“Because you have asked for…understanding so that you may know what is right— I do as you requested.”

Today’s scripture passage comes from the first reading at Mass (1 Kgs 3:5, 7-12).  Solomon has just been made king of Israel when God appears to him in a dream asking him what he wants from God.  He asks for wisdom (“an understanding heart” — v. 9) to handle the awesome task of leading the Chosen People.  God responds approvingly, granting him this (” a heart so wise” — v. 12) as well as much more (this we come to know in the verses immediately following this reading) —  riches, glory, and long life (the latter if he is obedient).

Two gospel passages quickly came to mind upon hearing the Old Testament reading proclaimed.  First, from Matthew 6: “Your Father knows what you need before you ask him” (v. 8). God did not ask Solomon what he wished in order to help God Himself with the decision regarding what gifts to bestow upon the king.  Rather, the Lord desired to hear from Solomon what He already knew.  Would God have granted a selfish desire of Solomon’s?  He may well have.  And then Solomon would have learned the hard way what it means to not align his will with his Lord’s will (as so many subsequent kings did).  The same is true for us.  Our Father knows what we need.  The Holy Spirit, working through His Church, is available to enlighten us.  We have the means, especially through the sacraments, the ordinary channels of grace, to properly discern God’s will and, with this grace, the ability to follow it.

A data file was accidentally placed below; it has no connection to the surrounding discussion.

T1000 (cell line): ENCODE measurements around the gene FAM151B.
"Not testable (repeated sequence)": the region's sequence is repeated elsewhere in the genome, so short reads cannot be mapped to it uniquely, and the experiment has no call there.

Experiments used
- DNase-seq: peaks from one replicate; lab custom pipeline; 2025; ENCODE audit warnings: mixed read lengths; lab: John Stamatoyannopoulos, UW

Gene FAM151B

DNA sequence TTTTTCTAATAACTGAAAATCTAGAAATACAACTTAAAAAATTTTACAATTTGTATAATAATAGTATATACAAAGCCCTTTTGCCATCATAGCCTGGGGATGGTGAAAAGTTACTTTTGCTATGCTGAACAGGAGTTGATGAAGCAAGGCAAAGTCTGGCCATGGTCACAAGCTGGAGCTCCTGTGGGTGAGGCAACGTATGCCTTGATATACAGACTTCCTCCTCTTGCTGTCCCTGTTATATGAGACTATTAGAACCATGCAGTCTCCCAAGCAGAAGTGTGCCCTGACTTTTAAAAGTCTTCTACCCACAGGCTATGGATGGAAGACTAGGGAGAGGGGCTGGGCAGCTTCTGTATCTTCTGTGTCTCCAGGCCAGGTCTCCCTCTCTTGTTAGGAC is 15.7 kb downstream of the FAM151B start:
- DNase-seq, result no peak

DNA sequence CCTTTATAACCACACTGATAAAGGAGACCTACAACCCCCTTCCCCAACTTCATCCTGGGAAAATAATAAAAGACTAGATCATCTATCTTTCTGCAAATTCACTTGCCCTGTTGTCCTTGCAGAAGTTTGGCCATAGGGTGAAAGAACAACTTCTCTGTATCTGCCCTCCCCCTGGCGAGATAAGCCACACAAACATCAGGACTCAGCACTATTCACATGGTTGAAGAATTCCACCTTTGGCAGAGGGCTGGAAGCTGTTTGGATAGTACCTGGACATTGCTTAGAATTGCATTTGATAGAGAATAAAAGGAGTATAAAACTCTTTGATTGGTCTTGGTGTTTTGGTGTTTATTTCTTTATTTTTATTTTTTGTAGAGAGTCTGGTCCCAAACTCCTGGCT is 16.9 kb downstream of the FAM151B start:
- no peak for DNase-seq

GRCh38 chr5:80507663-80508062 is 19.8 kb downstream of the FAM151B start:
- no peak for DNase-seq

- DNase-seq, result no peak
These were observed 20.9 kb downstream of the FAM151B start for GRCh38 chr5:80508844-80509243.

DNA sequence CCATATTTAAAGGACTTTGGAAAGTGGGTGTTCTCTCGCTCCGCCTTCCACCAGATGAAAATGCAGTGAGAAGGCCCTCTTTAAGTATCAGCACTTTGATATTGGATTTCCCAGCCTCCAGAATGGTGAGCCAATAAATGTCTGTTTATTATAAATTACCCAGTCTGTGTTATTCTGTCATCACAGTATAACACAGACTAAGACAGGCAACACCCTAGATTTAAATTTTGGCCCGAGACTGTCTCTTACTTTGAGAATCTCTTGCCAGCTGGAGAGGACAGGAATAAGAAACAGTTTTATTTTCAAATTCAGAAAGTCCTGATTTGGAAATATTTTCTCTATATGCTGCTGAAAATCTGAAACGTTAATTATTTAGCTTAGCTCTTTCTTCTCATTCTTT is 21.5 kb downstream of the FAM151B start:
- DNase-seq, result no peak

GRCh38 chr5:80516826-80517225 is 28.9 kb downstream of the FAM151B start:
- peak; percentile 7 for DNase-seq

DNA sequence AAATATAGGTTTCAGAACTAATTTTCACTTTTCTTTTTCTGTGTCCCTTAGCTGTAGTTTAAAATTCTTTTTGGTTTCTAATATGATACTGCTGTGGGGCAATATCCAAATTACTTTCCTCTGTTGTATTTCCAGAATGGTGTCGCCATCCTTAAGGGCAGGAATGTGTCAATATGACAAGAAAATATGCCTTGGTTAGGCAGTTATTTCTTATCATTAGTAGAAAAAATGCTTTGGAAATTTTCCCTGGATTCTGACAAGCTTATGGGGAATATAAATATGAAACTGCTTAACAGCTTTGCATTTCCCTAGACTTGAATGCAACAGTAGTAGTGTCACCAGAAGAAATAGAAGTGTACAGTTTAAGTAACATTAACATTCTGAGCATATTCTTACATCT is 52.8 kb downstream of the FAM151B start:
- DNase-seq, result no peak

Which leads to the second saying of Jesus that is evoked by Solomon’s nighttime encounter with Yahweh.  This comes at the end of the same chapter as above in the gospel of the first evangelist in the New Testament: “Seek first the kingdom (of God) and his righteousness, and all these things will be given you besides” (v. 33).  (In fact, I was pleasantly surprised when Mass closed with this song.) Solomon realized, as we should, that to aspire to eternal goods surpasses by far any material or temporal goods.   And, guess what, all the earthly things were given to him as well due to his faithfulness and his desire to emulate the Almighty, in turn, seeking to emulate heaven on earth by ruling justly as God does.  Every time we pray the Our Father, we also ask that “thy kingdom come” (again Matthew 6, this time verse 10).  As Christians we long for the fullness of God’s reign to be made manifest.

So let us pray for the supernatural gifts of the Holy Spirit, these seven gifts of which the first enumerated is wisdom (see Is 11:2-3).  Whole books of the Bible are dedicated to wisdom (thus the so-called “wisdom books” of Job, Proverbs, Ecclesiastes, Wisdom, and Sirach).  You are invited to work through these books prayerfully with me this year.

“If any of you lacks wisdom, let him ask God, who gives to all men generously and without reproaching, and it will be given him.” (Jas 1:5)

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